Resource Guarding: What you need to know!Posted on

Resource guarding is becoming more and more of a common issue in companion dogs and many of those presenting these behaviours coming through our facilities are very young and otherwise healthy dogs.

Make no mistake, resource guarding in dogs can be scary and many find it truly affect their relationship with their dog. However, it is also one of the easiest behaviours to treat and one of the easiest to PREVENT.

What is resource guarding?

Resource guarding is when a dog become protective over an item or items they find valuable and it is not always over food, it could also be;

  • water
  • food or water vessels (bowls, KONGs, treat dispensing toys etc)
  • people
  • space
  • furinture
  • toys
  • or ANYTHING the dogs finds of value

Dogs displaying this behaviour can often be seen showing multiple warning signs before they react in a far more dangerous manner, this may include;

  • eating quicker when approached
  • stiffening of the body
  • lifting of lips
  • low/ deep growling
  • glancing sideways at your approach

Why does it happen?

Resource guarding is becoming more rampant in younger dogs for a number of reasons such as genetics, bad puppy rearing, health but commonly through bad and dangerous advice given to young puppy owners about their development and their food or items.

“Pat the dog while they are eating”

“Put your hand in their bowl while they are eating”

“Take away their food while eating then give it back”

These three are the most common pieces of advice we hear and all three are a great way to fast track your dog into guarding their resources.

Dogs are fantastic at building folders of evidence, each time you do the above-recommended methods you are giving the dog “evidence” as to why they need to be careful of their resources because you have just shown them you might just take it away from them. However, most dogs are INCREDIBLY tolerant, far more tolerant then they should be and sometimes these folders of evidence will build over days, months, or even years before the dog finally “takes you to court” (Bite) and then we turn and say “wow they bit out of the blue!”, well not exactly, most of the time they were expressing concern, you or others just were not listening (See our post on common subtle warning signs here).

How can we prevent it?

To prevent resource guarding you first need to understand how you could be adding more evidence to them that you are a risk to their asset and then change that evidence to value!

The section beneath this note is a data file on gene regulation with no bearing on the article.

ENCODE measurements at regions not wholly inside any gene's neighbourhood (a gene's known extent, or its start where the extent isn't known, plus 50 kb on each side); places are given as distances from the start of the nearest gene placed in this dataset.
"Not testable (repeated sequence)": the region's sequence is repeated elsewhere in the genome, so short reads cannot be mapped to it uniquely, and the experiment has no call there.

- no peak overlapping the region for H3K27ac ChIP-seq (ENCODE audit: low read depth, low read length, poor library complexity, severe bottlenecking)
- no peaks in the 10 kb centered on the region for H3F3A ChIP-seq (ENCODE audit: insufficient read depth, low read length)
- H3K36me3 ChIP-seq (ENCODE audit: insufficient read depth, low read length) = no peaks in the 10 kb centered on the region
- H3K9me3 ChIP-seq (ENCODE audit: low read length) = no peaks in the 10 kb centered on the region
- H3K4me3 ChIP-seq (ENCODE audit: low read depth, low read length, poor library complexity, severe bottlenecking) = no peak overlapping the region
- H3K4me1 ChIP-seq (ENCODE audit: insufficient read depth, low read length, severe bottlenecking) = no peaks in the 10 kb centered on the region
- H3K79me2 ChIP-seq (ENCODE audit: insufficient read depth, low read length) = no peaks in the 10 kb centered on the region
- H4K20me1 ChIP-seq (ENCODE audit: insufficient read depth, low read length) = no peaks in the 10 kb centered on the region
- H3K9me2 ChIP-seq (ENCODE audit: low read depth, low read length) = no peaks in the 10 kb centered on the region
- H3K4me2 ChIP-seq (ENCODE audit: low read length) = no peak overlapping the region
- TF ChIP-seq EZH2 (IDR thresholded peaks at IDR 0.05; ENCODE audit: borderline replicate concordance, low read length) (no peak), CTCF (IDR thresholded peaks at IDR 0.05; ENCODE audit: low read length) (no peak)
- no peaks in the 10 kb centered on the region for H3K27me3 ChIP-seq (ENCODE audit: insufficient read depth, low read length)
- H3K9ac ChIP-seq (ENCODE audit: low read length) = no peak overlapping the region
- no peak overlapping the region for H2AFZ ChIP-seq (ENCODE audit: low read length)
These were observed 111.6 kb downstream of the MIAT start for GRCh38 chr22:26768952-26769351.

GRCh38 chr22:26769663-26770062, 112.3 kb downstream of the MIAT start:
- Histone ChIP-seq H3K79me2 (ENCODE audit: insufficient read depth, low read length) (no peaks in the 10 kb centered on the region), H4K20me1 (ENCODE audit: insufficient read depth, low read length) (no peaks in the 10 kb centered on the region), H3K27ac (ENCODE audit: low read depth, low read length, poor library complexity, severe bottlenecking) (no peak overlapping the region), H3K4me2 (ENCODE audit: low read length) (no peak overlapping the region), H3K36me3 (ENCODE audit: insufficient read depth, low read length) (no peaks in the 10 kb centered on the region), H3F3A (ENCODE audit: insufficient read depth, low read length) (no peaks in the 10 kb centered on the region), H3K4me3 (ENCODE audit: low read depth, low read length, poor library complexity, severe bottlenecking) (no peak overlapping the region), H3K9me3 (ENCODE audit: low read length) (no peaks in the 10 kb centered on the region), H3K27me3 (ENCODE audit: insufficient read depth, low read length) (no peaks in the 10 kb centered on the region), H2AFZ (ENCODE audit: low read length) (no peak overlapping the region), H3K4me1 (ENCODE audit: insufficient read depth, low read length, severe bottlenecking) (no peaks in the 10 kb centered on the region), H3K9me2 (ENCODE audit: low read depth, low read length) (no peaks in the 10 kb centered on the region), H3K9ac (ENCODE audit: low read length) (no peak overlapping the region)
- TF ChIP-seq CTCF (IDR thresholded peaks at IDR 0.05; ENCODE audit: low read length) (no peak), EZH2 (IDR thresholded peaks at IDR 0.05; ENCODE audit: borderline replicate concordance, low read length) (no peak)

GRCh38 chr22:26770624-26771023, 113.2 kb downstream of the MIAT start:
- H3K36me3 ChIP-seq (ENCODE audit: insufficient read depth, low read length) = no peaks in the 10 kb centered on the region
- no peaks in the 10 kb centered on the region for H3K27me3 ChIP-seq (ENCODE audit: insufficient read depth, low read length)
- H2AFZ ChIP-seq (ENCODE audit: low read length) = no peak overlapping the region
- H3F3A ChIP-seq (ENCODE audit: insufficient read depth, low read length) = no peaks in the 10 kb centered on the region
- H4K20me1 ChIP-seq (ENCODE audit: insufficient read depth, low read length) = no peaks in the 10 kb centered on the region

When you feed your dog, have something far more valuable and approach them, lob the value next to their bowl and move away, repeat as necessary.

With this simple yet effective method, you show the dog that each time you, other people or dogs approach, they bring me “more value”, not take away value and that is a great start.

By continuing this method you will begin to see the dog stop eating the food in the bowl to pick up the more valuable food and you know you are definitely on the right track when they stop eating altogether, look at you and maybe even offer a behaviour such as sit to say “Hi friend, do you have something else for me?”.

Multiple dog households

If your family consists of more than one dog, then we implore you, do not feed them or give them treats together. Yes, we know that you may have never seen a problem but this is by far one of the easiest ways to remove any unwanted stress or “evidence” to your dog.

Some will proudly spruke about how amazing they are by being able to feed their dogs with their bowls right next to each other. However, if you’ve ever had a sibling eyeing off your plate of chips because they finished theirs in record time, you will know how your dog is feeling and what they will do if that sibling decides to steal a chip.

Prevention of these behaviours is about EARLY identifications and risk management. Prevent the behaviour from starting is far easier to treat then to rehabilitate a dog who has been given endless amount of evidence and now see’s everyone and everything a risk of taking their assets away.

Is your dog resource guarding?

If your dog is showing symptoms of resource guarding or acting on these impulses you MUST seek professional interventions as soon as possible.

our trainers today, book an appointment and begin the journey to making your dog feel better and improving your relationship around valuable items.